It Was Already Reported That Public Information Regarding The U.S. Drone Program Was In Clinton's Emails
Associated Press Sources: Emails Don't Include Any “Form Of Sensitive Sourcing.” The Associated Press reported in August 2015 that other emails the intelligence community inspector general claimed were “top secret” included discussion of a newspaper article about U.S. drone strikes. Some government officials, the AP said, “believed the designations were a stretch -- a knee-jerk move in a bureaucracy rife with over-classification,” and that the State Department “stressed that it wasn't clear if the material at issue ought to be considered classified at all.” The AP also reported that their sources indicated that “nothing in the emails [Clinton] received makes clear reference to communications intercepts, confidential intelligence methods or any other form of sensitive sourcing”:
Neither of the two emails sent to Hillary Rodham Clinton now labeled by intelligence agencies as “top secret” contained information that would jump out to experts as particularly sensitive, according to several government officials.
One included a discussion of a U.S. drone strike, part of a covert program that is widely known and discussed. A second conversation could have improperly referred to highly classified material, but it also could have reflected information collected independently, U.S. officials who have reviewed the correspondence told The Associated Press.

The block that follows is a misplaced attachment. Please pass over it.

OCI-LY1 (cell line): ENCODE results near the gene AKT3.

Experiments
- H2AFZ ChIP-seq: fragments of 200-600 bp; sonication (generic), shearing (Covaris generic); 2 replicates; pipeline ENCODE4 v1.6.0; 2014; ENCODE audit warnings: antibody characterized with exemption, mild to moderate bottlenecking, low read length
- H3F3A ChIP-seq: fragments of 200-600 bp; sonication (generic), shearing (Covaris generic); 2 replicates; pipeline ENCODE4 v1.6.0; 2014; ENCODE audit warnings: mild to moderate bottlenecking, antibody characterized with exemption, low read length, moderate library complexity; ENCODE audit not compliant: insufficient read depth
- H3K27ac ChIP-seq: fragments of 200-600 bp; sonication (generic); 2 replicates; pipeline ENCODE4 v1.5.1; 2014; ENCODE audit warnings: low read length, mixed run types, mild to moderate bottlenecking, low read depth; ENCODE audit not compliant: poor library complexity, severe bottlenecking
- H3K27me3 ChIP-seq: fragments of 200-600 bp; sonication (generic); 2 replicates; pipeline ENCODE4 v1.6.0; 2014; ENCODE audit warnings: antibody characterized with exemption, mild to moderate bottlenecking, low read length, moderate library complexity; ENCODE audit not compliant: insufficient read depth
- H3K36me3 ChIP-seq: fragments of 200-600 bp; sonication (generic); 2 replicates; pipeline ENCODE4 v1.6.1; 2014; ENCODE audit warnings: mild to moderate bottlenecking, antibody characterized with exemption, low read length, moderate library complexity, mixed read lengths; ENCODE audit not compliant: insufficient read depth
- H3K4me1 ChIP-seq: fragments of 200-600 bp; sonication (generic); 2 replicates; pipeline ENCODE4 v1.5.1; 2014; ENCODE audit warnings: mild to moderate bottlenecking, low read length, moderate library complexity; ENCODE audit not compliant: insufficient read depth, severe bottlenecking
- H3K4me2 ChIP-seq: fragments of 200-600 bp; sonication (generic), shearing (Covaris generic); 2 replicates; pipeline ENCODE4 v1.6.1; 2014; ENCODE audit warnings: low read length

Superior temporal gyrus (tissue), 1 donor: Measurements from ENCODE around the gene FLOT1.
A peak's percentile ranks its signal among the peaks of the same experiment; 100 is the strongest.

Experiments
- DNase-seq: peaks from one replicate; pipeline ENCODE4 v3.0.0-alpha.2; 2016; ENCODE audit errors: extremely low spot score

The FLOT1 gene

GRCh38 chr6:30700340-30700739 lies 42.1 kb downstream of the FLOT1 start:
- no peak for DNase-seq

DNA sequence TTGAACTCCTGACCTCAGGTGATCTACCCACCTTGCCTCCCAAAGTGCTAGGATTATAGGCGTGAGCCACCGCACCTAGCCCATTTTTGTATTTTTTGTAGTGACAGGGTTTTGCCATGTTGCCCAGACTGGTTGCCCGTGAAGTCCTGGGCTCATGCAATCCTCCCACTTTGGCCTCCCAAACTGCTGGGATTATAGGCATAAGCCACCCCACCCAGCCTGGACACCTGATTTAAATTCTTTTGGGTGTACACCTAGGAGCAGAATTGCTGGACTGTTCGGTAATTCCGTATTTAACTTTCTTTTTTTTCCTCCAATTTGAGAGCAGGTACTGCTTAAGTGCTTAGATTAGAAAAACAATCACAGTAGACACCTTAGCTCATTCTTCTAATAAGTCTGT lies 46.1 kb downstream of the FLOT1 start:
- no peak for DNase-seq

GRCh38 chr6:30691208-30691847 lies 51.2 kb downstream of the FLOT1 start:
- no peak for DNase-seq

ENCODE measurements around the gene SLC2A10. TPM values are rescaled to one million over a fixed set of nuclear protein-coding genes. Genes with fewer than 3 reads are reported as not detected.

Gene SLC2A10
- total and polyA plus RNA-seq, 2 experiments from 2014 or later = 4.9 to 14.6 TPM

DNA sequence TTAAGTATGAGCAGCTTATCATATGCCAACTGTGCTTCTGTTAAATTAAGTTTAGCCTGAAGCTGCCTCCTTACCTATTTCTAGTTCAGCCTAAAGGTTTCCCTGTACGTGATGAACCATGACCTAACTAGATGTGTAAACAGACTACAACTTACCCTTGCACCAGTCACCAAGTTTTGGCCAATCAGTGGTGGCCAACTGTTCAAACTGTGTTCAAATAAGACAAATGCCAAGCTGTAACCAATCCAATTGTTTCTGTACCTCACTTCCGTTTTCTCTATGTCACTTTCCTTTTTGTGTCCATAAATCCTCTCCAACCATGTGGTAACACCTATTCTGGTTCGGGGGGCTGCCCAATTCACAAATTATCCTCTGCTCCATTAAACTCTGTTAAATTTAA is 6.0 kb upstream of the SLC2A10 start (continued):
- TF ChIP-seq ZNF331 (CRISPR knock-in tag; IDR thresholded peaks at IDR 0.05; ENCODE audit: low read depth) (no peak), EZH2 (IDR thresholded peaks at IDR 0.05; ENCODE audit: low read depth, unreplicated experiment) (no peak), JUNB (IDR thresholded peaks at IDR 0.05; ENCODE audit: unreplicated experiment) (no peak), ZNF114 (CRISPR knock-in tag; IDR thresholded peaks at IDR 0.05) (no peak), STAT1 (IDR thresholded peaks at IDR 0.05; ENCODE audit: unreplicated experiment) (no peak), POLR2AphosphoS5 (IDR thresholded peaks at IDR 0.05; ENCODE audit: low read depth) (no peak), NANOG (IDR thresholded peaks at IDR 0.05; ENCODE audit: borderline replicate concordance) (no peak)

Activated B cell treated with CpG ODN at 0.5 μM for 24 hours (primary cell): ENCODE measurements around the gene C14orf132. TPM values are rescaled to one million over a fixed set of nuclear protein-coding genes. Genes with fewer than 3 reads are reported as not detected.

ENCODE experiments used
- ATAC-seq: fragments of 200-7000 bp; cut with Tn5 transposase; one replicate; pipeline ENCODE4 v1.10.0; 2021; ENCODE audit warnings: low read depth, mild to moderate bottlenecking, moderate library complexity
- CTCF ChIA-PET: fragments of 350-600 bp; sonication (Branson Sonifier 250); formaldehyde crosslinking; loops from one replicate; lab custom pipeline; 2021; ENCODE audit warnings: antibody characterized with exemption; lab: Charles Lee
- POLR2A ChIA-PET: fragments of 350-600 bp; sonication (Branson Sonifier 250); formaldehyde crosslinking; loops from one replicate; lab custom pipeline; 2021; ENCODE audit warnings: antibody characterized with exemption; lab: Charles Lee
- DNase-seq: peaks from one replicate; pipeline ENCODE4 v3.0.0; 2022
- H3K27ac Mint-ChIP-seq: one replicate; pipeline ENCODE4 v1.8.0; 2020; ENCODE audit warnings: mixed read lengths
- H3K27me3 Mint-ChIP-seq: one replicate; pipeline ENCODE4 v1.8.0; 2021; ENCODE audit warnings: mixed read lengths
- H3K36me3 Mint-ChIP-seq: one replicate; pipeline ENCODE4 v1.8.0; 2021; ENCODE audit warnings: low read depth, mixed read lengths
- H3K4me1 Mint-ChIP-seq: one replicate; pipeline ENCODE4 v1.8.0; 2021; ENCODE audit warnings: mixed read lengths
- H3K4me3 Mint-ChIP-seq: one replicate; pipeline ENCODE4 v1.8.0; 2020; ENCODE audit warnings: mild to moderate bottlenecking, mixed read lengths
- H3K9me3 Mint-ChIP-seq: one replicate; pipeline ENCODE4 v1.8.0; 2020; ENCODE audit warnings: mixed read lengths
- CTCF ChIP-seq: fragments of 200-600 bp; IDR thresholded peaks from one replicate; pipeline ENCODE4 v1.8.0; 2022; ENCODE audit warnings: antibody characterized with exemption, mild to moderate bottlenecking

The two emails got those markings after consultations with the CIA and other agencies where the material originated, officials said. Some officials said they believed the designations were a stretch -- a knee-jerk move in a bureaucracy rife with over-classification.
The officials who spoke to the AP on condition of anonymity work in intelligence and other agencies. They wouldn't detail the contents of the emails because of ongoing questions about classification level. Clinton did not transmit the sensitive information herself, they said, and nothing in the emails she received makes clear reference to communications intercepts, confidential intelligence methods or any other form of sensitive sourcing.